2010 has been, undoubtedly, an interesting year. I bought an apartment, had it remodeled, moved, got promoted with a chance to learn a new job and see things from a new perspective, got a new boss and, as interesting as all that is, nothing can come close to the truly remarkable event this year has brought me: my daughter was born.

So, as we approach the end of this agitated year, I feel as if the roller-coaster wagon is just reaching the very top of the highest peak in the track. Hold on, folks.


Firefox 3 almost out: get ready to beat a world record

FF3 is almost ready to come out with over 14 thousand improvements over FF2, already one of the best web browsers out there.

The community is aiming to attempt to beat a world record with this one: let’s make it the most downloaded software ever, in 24 hours. You can go to the Spread Firefox site right now and pledge your download; give them your e-mail address to receive a reminder when the download becomes available.


Science machine

Chad Pugh created an illustration for Vimeo, called “Science machine”. It’s a highly graphical representation of all sorts of science related themes and items: factories, offices, oceans, planets, animals, microbes, cells, skin, etc.

It’s all beautifully linked together in a vector-based layout made with Adobe Illustrator. The work was done over a period of several months, and Pugh reckons the total physical time spent drawing in Illustrator was about 40 hours, plus another 40 for concept and some more for getting it ready for printing.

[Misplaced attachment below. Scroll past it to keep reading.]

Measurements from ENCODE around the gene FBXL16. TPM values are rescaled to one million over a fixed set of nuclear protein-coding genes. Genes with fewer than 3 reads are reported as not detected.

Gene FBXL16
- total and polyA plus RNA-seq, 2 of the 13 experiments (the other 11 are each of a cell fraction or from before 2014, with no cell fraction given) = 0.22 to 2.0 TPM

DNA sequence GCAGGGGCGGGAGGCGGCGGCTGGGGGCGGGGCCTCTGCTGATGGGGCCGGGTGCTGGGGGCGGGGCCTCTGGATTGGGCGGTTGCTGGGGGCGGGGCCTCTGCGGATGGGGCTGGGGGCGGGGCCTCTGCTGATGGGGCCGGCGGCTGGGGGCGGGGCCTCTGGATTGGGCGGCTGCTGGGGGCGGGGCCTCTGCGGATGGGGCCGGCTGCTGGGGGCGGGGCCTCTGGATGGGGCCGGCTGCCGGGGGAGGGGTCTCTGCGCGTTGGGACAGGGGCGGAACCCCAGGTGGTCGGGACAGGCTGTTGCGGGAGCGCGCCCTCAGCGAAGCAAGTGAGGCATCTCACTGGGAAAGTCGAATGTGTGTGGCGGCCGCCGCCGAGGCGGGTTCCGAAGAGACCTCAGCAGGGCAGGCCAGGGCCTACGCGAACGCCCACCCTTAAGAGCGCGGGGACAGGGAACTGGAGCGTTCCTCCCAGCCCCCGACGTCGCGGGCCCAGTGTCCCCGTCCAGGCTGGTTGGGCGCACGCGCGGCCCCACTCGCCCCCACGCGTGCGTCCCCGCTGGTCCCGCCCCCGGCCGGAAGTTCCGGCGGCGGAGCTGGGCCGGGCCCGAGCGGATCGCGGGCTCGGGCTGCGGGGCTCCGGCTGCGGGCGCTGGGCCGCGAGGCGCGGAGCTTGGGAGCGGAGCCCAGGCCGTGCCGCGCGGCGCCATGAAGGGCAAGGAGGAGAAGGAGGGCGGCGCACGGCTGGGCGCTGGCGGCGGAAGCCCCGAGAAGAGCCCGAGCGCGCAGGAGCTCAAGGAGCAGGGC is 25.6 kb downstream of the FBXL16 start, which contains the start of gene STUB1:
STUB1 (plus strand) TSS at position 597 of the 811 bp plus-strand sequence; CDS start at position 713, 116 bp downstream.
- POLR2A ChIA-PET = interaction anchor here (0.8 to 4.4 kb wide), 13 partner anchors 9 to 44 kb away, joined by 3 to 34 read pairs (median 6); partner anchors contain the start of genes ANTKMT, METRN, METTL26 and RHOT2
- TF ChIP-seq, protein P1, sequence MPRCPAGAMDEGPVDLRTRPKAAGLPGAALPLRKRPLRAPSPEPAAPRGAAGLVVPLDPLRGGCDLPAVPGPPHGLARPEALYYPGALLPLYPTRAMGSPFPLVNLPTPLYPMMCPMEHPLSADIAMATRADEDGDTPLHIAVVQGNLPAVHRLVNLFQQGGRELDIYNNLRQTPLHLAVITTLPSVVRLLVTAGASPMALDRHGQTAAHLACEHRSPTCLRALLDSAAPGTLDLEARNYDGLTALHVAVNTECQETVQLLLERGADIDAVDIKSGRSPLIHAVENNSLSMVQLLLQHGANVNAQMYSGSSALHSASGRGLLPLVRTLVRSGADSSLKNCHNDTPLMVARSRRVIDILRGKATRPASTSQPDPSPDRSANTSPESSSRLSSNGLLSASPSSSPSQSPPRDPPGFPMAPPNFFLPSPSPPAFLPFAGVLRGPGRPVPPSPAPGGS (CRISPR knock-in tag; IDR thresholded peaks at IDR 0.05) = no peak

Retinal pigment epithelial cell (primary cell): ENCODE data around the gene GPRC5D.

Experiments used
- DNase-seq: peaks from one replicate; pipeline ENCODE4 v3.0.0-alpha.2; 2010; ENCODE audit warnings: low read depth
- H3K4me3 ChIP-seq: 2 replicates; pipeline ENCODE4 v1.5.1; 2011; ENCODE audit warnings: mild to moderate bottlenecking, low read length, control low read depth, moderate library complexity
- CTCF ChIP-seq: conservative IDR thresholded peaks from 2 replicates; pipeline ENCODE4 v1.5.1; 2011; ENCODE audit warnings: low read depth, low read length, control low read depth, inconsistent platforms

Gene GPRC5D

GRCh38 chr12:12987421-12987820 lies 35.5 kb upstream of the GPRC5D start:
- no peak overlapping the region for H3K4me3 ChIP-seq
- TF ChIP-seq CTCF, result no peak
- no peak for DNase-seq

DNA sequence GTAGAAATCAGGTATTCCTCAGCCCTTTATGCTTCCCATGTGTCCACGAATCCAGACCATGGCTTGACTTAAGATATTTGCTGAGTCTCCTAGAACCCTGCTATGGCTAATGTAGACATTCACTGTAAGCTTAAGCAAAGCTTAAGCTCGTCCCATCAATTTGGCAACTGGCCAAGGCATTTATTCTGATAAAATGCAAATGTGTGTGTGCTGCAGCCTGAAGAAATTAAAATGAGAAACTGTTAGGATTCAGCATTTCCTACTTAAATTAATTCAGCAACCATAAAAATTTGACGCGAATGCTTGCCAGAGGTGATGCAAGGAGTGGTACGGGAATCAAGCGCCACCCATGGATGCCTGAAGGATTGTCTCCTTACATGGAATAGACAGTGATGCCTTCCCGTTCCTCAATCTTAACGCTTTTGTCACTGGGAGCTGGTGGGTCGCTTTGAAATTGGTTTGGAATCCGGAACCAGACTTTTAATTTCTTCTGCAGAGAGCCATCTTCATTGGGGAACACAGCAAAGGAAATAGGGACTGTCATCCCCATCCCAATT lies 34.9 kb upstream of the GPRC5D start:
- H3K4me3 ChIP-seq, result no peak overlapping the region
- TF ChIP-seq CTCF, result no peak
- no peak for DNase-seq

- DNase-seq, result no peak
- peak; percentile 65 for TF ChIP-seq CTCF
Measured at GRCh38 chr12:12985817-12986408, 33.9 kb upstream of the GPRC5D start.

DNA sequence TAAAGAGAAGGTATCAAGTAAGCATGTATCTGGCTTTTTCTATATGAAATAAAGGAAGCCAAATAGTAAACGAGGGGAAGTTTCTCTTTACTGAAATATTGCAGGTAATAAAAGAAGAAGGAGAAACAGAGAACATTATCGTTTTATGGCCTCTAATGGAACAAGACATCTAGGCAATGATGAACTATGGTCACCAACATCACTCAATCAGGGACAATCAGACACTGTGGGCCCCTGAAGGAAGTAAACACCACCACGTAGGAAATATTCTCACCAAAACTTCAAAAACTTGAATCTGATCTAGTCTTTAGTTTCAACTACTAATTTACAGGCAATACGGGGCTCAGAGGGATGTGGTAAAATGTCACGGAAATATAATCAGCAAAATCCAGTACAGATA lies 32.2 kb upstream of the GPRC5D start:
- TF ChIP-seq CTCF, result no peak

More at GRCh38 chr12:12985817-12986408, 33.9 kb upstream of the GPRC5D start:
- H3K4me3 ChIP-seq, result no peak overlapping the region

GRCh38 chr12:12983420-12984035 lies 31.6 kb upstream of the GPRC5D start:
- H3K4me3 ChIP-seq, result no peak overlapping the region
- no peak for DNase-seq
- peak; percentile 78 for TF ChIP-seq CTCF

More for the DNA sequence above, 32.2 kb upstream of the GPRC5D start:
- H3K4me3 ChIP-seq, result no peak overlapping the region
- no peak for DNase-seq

To make it even more interesting, the artist had an application take screenshots of his computer, every five seconds, which resulted in a nearly 19 minute video of the entire process in time-lapse. There’s also an accelerated version, which I’ll embed for your viewing pleasure; if you prefer to watch the full 19-minute montage, it’s available on Vimeo.

Chad also sells prints of his amazing work, and you can check that out on his portfolio website. And now, with no further ado, here’s the time-lapse creation of “Science machine”.

Science Machine from Chad Pugh on Vimeo.



Design for life is now running WordPress 2.5, which looks quite nice.



I’ve been meaning to add a portfolio section to the site for quite sometime but I never had the patience to go look for a solution.

Now I finally did. I got the NextGEN Gallery WordPress plugin which was quite easy to install but also quite powerful. It’ll take me some time to feed all my work to the Gallery, but you can already take a peak at some stuff I’ve uploaded to test the plugin and get used to it.

Just click here or hit “portfolio” on the right navbar. You can also navigate directly to specific portfolio section such as ‘icons’ or ’emoticons’, as you can see.


Soon, I intend to add a sketch section as well.


Pissed-off frog

I understand a brand needs to be nice and ours certainly is. Emoticons, however, need to convey… well… emotion. So I have the pleasure of being allowed to make a completely pissed-off version of the frog mascot of SAPO.

Really, it’s criminal how much fun I have sometimes.

Pissed off


I took it…



Save icon


My new “save” icon. I’m not sure I’ll actually use it in the application, but… it’s done.